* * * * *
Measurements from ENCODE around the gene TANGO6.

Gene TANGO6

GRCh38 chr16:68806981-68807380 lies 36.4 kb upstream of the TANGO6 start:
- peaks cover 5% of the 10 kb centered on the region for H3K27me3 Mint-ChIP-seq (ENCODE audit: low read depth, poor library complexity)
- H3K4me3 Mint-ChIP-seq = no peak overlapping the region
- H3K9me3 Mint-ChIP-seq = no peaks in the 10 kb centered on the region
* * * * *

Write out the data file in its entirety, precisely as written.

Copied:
Measurements from ENCODE around the gene TANGO6.

Gene TANGO6

GRCh38 chr16:68806981-68807380 lies 36.4 kb upstream of the TANGO6 start:
- peaks cover 5% of the 10 kb centered on the region for H3K27me3 Mint-ChIP-seq (ENCODE audit: low read depth, poor library complexity)
- H3K4me3 Mint-ChIP-seq = no peak overlapping the region
- H3K9me3 Mint-ChIP-seq = no peaks in the 10 kb centered on the region